Some domestic violence victims are staying in abusive homes because they fear for the safety of their pets if they leave, according to a study by the SPCA.
Between 2014 and 2016, the animal welfare service led a study into the extent of the problem in Saskatchewan.
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Saskatchewan SPCA animal safekeeping co-ordinator Leanne Sillers said the study asked workers at "human services", including women's shelters and victim services, if they knew of victims whose pets had stopped them from fleeing domestic violence.
According to the study, about 77 per cent of those surveyed said that they did.
"Animals are being used as another way of power and control over the victims of domestic violence," said Sillers.
"Whether it's not allowing the person to buy dog food or threatening to harm the animal, saying that, 'If you leave, what's going to happen?'"
Pets an extra barrier
The study was a partnership between the Saskatchewan SPCA, Stops to Violence, the Provincial Association of Transition Houses and Services, the University of Regina and the Ministry of Justice.
It was prompted by the results of a similar study by the SPCA in Alberta in 2012.
Sillers said the results confirm that the pet issue creates an extra barrier for victims. Her own personal research leads her to believe up to 50 per cent of domestic violence victims could be delaying their escape to protect their pets.
"It's already challenging enough to make the decision to say, 'I'm not in a healthy relationship and how do I get out of this?'" said Sillers.
"Money, children are involved, and now you have, 'What am I going to do with my dog?'"
Saskatoon shelters don't allow animals: SPCA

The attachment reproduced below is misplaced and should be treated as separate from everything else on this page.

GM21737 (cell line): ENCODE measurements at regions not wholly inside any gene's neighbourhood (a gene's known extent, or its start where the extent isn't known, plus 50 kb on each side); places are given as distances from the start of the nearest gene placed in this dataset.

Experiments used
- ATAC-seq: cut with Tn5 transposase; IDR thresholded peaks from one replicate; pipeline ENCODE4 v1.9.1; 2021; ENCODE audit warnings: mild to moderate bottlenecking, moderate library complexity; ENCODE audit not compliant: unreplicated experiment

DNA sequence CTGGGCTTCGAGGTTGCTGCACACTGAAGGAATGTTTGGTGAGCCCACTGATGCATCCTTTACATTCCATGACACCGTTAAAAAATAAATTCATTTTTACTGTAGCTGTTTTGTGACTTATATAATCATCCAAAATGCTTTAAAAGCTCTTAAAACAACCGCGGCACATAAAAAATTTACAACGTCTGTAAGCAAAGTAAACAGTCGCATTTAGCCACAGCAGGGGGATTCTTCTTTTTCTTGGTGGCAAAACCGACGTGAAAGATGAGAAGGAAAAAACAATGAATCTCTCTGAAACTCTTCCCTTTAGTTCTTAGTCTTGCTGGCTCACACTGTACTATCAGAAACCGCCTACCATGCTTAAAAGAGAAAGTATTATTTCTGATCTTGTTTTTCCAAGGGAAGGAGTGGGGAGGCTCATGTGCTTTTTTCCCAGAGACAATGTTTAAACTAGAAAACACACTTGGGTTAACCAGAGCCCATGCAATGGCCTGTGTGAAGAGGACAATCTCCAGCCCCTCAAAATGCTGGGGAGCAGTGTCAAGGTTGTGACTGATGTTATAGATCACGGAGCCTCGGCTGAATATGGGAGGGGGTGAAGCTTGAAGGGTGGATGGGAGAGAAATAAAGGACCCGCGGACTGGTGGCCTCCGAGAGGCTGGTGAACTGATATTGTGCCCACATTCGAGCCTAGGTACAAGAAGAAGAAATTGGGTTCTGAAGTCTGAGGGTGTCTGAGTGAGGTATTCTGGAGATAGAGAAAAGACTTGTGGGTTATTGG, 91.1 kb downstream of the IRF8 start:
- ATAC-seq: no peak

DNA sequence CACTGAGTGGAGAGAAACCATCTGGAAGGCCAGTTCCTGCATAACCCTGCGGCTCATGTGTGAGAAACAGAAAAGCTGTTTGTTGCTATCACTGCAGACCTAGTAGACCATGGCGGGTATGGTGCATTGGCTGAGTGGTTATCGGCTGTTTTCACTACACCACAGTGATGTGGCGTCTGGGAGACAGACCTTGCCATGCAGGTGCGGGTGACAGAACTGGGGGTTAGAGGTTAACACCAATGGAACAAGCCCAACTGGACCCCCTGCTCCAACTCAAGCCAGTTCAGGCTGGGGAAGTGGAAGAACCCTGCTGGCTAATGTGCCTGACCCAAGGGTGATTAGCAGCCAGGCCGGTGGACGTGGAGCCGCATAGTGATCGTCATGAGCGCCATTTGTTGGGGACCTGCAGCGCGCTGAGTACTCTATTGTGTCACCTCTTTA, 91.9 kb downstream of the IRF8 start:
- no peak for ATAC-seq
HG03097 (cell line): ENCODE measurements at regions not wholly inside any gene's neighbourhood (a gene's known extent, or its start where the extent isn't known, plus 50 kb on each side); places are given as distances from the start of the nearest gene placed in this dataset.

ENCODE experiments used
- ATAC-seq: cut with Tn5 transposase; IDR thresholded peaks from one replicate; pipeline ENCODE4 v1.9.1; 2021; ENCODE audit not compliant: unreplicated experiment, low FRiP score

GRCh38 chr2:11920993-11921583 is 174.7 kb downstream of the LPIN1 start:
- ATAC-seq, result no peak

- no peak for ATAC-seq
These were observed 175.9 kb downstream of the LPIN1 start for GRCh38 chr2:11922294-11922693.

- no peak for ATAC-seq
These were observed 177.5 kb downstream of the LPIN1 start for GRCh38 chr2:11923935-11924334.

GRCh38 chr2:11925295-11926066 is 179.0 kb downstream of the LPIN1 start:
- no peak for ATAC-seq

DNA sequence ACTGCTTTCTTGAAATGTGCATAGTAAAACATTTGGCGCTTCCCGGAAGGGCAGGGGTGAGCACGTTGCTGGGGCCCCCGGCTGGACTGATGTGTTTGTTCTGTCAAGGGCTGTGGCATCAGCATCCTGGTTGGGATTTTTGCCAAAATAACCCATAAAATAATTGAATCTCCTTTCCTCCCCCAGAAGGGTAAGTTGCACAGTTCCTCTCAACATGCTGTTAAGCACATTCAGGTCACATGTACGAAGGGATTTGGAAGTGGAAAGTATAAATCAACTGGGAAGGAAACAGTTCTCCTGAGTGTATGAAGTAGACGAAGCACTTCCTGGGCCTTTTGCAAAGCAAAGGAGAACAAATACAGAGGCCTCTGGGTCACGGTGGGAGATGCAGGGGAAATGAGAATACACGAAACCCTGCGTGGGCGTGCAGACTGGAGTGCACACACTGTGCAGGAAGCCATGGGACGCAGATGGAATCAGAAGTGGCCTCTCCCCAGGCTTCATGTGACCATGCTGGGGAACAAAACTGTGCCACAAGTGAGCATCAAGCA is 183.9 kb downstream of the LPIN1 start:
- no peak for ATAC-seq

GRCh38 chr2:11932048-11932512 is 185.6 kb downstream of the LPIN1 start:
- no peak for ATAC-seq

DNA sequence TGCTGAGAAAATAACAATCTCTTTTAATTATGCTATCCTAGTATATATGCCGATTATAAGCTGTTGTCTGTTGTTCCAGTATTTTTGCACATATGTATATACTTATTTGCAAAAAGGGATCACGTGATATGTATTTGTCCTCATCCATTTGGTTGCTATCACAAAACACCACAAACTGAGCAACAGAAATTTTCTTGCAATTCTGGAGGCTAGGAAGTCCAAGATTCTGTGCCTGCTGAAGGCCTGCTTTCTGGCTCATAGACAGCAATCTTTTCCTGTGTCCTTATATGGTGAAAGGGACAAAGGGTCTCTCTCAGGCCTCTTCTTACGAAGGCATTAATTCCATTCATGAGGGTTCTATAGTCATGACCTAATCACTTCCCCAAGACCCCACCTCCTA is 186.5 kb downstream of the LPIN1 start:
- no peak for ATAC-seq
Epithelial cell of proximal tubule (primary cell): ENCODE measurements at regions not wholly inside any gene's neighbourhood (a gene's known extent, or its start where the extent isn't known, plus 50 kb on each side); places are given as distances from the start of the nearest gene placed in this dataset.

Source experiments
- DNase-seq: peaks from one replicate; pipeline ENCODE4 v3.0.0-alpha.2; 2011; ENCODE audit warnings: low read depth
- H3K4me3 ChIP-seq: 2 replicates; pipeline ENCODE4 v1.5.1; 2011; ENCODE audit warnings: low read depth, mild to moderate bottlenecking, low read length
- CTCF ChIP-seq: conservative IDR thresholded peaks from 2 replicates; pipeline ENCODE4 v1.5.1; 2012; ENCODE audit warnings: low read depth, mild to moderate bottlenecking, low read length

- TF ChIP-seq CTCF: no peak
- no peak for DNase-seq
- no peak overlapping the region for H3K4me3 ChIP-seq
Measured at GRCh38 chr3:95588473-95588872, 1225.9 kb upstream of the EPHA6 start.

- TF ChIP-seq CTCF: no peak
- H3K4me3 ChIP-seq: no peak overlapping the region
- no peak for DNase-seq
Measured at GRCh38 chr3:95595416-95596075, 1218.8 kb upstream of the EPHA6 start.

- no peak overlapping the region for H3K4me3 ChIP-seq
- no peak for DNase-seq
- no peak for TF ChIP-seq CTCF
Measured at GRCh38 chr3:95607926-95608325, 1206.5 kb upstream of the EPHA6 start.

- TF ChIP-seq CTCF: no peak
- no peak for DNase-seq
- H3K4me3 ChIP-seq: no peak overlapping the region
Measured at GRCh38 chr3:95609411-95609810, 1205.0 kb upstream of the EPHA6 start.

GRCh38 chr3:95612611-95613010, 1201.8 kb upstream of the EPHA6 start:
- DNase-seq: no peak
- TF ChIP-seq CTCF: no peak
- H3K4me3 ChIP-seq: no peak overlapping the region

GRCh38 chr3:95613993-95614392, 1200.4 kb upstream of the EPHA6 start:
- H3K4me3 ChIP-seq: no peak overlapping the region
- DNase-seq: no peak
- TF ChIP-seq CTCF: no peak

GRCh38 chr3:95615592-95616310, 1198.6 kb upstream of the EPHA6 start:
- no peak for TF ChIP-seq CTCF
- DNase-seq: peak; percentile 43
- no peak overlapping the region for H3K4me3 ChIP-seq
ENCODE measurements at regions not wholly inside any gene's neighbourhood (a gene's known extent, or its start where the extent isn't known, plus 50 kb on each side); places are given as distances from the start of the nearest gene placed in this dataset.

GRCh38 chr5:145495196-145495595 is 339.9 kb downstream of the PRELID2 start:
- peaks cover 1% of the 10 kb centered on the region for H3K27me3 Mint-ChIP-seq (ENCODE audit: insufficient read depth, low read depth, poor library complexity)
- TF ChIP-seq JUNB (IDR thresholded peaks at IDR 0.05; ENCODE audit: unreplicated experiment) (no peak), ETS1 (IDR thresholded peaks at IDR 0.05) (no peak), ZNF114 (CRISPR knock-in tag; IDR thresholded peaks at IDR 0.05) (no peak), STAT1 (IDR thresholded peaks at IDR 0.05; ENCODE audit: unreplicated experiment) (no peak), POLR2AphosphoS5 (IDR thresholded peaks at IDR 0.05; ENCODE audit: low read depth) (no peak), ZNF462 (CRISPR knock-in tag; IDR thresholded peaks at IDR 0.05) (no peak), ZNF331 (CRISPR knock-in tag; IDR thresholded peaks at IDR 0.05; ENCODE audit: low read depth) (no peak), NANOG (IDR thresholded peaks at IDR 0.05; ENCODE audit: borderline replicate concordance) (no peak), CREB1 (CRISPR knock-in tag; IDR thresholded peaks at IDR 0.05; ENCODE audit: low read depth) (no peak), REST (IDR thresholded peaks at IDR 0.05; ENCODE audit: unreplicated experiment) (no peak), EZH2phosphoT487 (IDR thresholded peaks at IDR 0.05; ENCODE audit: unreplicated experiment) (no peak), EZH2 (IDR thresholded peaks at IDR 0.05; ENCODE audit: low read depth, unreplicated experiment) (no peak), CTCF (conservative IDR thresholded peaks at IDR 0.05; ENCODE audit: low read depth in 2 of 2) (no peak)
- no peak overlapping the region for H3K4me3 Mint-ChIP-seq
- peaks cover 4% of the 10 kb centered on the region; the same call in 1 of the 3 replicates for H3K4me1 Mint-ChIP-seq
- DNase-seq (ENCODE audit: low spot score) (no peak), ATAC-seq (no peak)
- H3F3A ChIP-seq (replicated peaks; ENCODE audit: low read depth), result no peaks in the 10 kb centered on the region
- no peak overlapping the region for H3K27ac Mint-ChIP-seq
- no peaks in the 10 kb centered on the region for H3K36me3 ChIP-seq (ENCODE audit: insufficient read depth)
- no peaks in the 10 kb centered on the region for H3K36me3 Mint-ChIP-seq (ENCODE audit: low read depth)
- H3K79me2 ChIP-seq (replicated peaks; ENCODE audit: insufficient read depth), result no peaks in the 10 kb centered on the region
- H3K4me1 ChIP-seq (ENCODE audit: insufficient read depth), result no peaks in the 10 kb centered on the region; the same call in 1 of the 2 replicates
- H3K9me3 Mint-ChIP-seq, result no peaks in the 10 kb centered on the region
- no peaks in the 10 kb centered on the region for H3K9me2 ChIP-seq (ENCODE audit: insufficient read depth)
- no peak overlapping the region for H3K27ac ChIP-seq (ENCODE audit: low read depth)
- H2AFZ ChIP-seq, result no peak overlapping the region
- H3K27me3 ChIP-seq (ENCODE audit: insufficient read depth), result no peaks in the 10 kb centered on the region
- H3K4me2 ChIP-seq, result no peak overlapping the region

Sillers said victims who find themselves in this situation can get a referral from a social worker or police officer to have their pets housed in a shelter temporarily. The Saskatoon SPCA facility is among those that take referrals but Sillers suggested contacting the shelters directly for more information.
Transition housing, women's shelters and social support services do not currently allow animals in Saskatoon.
She said finding new homes for animals could be even more difficult in a farming province like Saskatchewan, where many people own larger animals such as horses and even herds of cattle.
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"It's not just a dog, it's not just a cat or a bird, it's somebody's, you know — that unconditional love and acceptance that the animals offer," said Sillers.
Her role at the SPCA is to research Saskatchewan services and make recommendations on how to address the issue.
"Ideally, it would be wonderful to have a shelter that takes women and their kids as well, that they can bring their animals as well," said Sillers.
"Whether that happens or not, I don't know."